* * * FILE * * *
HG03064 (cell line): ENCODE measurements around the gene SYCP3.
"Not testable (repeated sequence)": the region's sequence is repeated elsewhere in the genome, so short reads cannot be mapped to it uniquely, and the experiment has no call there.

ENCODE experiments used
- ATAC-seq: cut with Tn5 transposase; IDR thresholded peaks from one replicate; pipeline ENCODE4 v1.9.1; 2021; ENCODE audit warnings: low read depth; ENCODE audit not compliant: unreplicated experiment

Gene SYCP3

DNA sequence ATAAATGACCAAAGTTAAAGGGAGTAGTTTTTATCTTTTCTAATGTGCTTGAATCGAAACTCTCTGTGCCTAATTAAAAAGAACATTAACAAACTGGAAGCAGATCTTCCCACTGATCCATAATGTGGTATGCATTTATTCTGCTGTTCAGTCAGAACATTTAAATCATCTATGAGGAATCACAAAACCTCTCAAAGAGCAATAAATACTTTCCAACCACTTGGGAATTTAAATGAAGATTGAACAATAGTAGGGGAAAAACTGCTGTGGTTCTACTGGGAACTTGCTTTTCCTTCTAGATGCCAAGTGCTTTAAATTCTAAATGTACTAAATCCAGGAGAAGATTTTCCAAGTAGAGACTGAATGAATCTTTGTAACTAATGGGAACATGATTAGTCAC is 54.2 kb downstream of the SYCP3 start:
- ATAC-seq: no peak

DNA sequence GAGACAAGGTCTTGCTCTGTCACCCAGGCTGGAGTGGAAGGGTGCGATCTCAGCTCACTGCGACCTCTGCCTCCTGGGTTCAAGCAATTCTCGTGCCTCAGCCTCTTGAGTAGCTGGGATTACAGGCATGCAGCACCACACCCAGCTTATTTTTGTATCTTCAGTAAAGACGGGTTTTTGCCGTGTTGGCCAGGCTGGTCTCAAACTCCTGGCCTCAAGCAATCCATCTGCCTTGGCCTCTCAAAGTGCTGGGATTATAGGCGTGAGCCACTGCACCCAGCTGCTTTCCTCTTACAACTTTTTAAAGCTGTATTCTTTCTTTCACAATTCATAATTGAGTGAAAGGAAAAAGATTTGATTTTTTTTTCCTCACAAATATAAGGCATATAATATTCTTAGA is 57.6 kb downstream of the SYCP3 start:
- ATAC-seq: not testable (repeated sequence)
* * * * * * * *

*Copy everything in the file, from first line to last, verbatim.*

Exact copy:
HG03064 (cell line): ENCODE measurements around the gene SYCP3.
"Not testable (repeated sequence)": the region's sequence is repeated elsewhere in the genome, so short reads cannot be mapped to it uniquely, and the experiment has no call there.

ENCODE experiments used
- ATAC-seq: cut with Tn5 transposase; IDR thresholded peaks from one replicate; pipeline ENCODE4 v1.9.1; 2021; ENCODE audit warnings: low read depth; ENCODE audit not compliant: unreplicated experiment

Gene SYCP3

DNA sequence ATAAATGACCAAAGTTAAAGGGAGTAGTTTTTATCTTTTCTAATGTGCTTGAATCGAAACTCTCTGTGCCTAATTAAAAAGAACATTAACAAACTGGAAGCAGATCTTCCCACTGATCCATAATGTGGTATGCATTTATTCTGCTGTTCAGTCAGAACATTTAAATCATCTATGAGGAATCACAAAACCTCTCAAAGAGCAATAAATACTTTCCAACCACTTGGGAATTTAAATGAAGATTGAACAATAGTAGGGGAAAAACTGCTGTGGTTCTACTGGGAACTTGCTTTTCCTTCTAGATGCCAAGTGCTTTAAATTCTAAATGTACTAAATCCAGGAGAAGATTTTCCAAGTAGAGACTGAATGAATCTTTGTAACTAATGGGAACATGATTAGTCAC is 54.2 kb downstream of the SYCP3 start:
- ATAC-seq: no peak

DNA sequence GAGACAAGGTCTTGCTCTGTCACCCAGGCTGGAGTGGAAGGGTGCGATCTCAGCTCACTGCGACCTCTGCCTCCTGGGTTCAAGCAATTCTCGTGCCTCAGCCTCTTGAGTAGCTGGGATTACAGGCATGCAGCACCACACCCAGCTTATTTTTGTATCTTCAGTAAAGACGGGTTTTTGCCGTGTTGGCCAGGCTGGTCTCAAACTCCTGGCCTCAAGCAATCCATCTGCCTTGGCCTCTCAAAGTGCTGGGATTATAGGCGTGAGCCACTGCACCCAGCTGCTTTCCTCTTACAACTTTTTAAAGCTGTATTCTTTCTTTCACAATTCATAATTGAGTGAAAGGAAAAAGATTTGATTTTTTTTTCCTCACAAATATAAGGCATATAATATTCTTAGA is 57.6 kb downstream of the SYCP3 start:
- ATAC-seq: not testable (repeated sequence)